Crimea is a country of striking beauty - rolling, fertile countryside, with fruit farms and vineyards in the centre give way to the forested gorges and rocky escarpments of the mountains as you travel south towards the beaches of the Black Sea. And below the Yaila mountains is one of the most breathtakingly beautiful coastlines in the world.
The Crimean people are a mix which has been determined by their history. The population of 2.5 million (out of a total Ukrainian population of around 50 million) consists of a majority of Russians and Ukrainians, substantial numbers of Tatars, and smaller numbers of Greeks, Armenians, Jews and Karaim.
When you come to Crimea, you're likely to arrive by air or train in the bustling, modern regional capital, Simferopol. This is where the Supreme Rada and Council of Ministers meet - Crimea has special status as an Autonomous Republic and can pass its own laws, while remaining subject to the national laws of Ukraine.
Simferopol is a thriving commercial centre at the heart of a farming region, with food processing, fruit canning and machine manufacturing industries. But it also has several universities and research institutes, and a lively cultural life with theatres, museums and concert halls all close to the recently pedestrianised town centre.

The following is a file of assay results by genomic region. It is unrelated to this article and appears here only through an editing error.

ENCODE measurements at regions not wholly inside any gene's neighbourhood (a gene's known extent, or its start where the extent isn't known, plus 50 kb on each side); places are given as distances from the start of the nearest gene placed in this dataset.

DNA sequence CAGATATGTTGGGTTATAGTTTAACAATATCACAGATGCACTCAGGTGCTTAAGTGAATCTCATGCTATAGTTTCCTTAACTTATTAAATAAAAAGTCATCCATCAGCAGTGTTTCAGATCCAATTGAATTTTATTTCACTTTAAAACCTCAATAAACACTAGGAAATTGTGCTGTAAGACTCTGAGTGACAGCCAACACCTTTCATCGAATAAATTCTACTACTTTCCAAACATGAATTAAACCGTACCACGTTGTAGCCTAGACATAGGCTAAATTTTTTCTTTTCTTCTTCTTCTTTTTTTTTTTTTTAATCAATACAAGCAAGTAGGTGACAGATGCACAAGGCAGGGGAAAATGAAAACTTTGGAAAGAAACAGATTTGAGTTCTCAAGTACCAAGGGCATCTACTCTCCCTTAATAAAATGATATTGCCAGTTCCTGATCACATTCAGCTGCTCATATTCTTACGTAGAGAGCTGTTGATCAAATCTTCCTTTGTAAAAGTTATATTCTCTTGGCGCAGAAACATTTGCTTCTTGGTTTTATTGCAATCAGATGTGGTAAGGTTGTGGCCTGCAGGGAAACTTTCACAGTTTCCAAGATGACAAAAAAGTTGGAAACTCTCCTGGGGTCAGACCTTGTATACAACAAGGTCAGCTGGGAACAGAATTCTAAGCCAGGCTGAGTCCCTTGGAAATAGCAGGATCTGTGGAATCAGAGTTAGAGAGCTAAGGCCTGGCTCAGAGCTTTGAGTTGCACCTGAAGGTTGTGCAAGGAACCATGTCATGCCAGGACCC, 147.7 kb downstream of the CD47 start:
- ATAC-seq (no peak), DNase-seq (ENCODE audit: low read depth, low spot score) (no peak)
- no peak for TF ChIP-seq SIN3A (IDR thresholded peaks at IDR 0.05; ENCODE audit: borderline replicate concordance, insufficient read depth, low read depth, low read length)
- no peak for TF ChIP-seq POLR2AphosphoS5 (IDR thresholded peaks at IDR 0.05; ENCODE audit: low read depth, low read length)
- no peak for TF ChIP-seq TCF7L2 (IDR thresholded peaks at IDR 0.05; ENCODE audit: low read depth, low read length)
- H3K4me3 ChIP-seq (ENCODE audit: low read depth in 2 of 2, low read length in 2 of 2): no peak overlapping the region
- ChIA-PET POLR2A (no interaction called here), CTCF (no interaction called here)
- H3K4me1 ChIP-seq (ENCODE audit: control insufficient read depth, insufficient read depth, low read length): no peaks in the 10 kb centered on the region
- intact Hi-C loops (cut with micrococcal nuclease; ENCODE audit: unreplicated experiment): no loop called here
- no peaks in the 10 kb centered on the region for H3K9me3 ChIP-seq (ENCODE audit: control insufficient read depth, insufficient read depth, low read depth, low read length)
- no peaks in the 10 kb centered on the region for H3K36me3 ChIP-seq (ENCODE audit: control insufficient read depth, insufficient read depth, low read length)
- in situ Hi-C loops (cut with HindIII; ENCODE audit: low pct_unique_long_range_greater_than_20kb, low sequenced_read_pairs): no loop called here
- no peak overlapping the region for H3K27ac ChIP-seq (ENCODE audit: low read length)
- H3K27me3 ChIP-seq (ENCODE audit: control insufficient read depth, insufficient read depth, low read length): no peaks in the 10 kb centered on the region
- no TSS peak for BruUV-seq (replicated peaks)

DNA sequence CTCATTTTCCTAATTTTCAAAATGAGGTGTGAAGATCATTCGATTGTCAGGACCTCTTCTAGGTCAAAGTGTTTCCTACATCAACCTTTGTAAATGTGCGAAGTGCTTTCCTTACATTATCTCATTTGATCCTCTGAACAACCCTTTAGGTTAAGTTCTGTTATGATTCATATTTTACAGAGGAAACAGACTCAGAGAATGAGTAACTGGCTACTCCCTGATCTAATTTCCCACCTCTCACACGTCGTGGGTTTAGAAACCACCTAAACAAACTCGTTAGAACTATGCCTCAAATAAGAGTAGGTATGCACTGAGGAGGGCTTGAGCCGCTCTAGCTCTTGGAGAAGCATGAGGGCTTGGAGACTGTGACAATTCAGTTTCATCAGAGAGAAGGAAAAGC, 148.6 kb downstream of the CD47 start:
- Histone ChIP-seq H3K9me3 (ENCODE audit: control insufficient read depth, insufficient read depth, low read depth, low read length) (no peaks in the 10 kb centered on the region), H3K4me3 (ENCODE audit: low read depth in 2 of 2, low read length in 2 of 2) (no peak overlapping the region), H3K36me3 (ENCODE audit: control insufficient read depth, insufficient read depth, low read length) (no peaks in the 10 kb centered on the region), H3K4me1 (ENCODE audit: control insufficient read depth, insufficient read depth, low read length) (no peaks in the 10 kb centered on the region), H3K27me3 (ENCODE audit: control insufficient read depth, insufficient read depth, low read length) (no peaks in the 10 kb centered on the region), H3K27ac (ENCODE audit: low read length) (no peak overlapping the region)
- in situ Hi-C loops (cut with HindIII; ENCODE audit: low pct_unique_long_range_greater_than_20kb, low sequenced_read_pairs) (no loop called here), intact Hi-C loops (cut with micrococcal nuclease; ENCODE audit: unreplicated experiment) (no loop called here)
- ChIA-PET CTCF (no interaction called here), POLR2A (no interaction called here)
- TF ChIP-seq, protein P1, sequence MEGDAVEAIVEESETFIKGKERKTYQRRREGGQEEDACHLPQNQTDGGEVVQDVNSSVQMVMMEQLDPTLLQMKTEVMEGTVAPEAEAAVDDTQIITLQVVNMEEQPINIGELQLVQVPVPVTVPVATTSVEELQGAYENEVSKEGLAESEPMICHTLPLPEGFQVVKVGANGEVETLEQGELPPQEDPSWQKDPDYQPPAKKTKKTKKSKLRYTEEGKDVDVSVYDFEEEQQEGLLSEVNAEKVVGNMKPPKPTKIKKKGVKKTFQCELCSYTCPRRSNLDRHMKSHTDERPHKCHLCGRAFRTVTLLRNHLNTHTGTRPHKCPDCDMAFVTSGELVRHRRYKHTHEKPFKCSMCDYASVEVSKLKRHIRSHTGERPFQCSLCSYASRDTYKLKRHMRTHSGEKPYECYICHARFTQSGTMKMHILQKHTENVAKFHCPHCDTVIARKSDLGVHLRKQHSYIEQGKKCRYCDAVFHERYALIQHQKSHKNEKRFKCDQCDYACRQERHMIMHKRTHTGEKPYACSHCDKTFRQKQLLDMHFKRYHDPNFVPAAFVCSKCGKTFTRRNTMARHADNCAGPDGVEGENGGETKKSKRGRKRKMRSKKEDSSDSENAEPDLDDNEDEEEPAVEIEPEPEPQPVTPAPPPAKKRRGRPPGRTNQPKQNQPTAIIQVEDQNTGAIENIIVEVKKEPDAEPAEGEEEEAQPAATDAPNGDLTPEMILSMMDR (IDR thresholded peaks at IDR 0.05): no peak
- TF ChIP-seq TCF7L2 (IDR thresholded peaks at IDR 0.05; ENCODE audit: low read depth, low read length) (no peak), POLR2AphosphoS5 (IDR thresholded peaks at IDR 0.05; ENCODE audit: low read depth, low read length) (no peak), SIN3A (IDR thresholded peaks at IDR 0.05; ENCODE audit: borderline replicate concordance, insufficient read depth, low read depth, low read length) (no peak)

Like most Crimean towns, Simferopol is in transition. The old certainties of the Soviet era disappeared in the nineties, and the region saw the privatisation of several thousand businesses. The effect of the move to an enterprise economy has been mixed - some people have done well out of it, and new jobs have been created. But the lack of regulation also resulted in a thriving informal or black economy, which has limited the ability of the regional government to raise revenues through taxation. The result has been high tax rates on those who do declare what they earn - which in turn has made people reluctant to have anything to do with the taxman. The knock-on effect is that the regional government has been slow in investing in the infrastructure which is badly needed for further development.